The Claymore was our fourth restaurant meal on Skye. We’d previously eaten at the Oyster Shed in Carbost, Cuchullin in Portree and Creelers in Broadford. Claymore is also in Broadford, more or less just down the hill from Creelers. We very much enjoyed all those other meals and were hoping to eat more excellent seafood at the Claymore. We were also hoping that we’d be lucky and manage to get a table. The Claymore does not take reservations and their website encourages people to not call for one (it’s also not clear from the website if the restaurant’s name is just Claymore or the Claymore Restaurant). Well, we got the last free table when we arrived at about 6.30. We couldn’t get a table in their bright, main dining room with a view of the bay; but with everyone after us being either turned away or being told to wait for 30-45 minutes, we had no complaints. And when the food arrived we had no complaints on that front either. Continue reading
I’ve already reviewed a London curry house with no ambitions to being anything other than a curry house. Here now is a review of a Sunday lunch buffet at another: Cinnamon Lounge. It is located even further west than Shepherd’s Bush, on Twickenham Road in Isleworth. Isleworth is part of the London borough of Hounslow—but I confess that I don’t quite understand London’s political geography: if Isleworth is not actually in London, please let me know. I can tell you with confidence that Hounslow and environs have a large South Asian population, and this is the kind of thing that gives you confidence in a curry house’s Sunday lunch buffet. The other reason for confidence was that this lunch was part of an extended family shindig organized by one of my cousins (who, indeed, lives in Hounslow). And everyone on that side of my extended family is obsessed with food. I am pleased to tell you that this confidence did not founder on the harsh shoals of reality—this was a nice lunch. Continue reading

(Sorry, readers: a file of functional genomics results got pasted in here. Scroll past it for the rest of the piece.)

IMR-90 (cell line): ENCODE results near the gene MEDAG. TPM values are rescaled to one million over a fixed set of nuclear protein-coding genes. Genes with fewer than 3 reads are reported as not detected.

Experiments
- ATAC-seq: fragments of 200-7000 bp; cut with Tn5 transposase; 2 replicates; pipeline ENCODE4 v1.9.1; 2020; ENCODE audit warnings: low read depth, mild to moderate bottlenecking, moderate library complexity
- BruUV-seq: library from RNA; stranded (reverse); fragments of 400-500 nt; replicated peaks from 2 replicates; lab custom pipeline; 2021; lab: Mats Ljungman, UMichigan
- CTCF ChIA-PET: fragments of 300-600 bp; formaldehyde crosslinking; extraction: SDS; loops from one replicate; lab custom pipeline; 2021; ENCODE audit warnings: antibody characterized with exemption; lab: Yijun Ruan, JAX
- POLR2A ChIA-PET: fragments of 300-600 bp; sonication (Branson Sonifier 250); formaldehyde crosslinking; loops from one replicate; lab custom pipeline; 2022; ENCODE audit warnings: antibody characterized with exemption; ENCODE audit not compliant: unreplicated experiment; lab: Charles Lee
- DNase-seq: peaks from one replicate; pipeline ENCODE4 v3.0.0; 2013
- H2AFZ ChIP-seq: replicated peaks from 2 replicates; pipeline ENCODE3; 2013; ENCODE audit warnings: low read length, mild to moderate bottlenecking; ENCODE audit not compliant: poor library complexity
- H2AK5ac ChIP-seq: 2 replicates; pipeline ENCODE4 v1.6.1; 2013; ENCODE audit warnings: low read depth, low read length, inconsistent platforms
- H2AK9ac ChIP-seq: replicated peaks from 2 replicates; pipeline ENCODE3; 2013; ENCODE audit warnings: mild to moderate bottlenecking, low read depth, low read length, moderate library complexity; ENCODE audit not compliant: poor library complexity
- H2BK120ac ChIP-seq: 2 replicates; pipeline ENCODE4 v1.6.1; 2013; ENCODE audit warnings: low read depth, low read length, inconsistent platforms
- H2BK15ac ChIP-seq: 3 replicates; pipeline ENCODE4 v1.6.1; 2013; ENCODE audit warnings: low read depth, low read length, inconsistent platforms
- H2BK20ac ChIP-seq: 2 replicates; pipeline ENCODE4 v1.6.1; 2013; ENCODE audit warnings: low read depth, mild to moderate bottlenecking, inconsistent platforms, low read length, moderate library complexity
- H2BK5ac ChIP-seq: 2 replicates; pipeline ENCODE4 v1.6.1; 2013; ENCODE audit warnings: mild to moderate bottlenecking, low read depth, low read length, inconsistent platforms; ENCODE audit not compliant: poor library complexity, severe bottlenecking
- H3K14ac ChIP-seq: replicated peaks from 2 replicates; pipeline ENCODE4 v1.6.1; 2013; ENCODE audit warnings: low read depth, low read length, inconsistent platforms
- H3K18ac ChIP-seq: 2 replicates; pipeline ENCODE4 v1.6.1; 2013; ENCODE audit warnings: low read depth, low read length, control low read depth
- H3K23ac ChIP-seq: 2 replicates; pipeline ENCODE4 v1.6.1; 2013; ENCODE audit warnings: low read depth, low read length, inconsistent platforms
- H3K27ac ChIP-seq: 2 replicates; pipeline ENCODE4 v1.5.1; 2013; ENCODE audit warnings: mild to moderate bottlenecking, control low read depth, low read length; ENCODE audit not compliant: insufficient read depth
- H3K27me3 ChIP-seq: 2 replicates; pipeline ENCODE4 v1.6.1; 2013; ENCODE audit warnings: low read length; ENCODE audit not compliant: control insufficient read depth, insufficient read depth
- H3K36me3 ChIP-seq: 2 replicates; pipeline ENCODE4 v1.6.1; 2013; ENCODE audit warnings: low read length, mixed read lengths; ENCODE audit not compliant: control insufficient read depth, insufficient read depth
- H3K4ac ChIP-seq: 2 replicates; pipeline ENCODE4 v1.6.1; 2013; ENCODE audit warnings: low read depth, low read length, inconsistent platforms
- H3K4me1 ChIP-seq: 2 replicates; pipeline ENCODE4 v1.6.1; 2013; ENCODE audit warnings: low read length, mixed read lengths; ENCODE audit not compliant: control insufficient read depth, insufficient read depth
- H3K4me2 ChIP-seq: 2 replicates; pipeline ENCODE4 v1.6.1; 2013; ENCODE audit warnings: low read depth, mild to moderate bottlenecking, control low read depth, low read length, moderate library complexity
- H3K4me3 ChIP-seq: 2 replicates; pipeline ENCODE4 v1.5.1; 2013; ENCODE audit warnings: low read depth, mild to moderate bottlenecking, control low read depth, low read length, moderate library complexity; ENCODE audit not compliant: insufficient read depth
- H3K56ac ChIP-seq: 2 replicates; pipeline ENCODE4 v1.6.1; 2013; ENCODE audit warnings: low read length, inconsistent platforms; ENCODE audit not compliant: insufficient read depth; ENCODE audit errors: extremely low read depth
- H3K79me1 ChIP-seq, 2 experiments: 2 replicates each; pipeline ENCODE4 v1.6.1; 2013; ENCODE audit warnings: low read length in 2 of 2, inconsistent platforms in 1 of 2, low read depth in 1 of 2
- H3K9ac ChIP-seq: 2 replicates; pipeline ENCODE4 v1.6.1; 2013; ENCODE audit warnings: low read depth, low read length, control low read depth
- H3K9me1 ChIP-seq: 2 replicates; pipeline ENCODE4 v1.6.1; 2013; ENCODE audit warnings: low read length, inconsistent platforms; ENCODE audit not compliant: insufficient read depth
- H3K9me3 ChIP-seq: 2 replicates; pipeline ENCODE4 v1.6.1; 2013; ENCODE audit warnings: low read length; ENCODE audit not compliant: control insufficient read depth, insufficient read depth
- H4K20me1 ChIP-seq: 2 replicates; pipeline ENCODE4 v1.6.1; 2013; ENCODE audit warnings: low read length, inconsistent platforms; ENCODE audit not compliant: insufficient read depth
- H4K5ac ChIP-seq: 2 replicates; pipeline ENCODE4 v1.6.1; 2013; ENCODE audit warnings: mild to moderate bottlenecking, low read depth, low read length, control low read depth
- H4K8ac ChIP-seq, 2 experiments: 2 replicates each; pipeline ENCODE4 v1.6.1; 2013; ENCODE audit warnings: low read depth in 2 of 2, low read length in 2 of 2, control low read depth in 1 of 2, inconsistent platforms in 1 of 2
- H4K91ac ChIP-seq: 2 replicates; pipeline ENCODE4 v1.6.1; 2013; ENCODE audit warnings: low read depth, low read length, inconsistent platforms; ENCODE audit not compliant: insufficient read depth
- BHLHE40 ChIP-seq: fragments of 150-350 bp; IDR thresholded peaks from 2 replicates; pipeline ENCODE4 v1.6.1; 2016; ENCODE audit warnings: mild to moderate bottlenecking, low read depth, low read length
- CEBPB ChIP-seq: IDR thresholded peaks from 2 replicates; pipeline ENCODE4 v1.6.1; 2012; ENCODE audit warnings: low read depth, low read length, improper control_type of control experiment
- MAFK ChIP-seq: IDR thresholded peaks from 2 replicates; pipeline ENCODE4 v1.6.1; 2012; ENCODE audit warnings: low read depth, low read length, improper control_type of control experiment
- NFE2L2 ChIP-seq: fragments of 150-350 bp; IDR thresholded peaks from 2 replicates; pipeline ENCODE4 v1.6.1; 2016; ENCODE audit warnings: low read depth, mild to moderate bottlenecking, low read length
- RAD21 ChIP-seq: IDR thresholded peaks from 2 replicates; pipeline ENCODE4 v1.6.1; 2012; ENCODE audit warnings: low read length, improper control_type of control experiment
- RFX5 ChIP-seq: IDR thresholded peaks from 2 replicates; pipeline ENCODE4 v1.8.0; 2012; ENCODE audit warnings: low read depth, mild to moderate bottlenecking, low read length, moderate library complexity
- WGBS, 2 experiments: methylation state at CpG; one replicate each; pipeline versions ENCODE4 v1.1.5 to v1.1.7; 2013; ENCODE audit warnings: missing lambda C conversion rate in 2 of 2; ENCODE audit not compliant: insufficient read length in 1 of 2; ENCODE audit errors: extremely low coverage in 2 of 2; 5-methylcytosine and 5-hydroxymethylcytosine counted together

On Wednesday I posted a brief description of the Ardbeg distillery grounds and visitor centre, replete with far too many photographs. Today I have a brief write-up of two lunches at their Old Kiln Cafe, which were the focal points of our visits to the distillery. Don’t worry, there aren’t quite as many photographs today though I do have—in what represents either a high or low for me (depending on your point of view)—four separate pictures of the same dish. The food on Islay, with one exception, was far better than I’d expected it would be, and our lunches at the Old Kiln Cafe were, in sum, the best of our meals on the island. Continue reading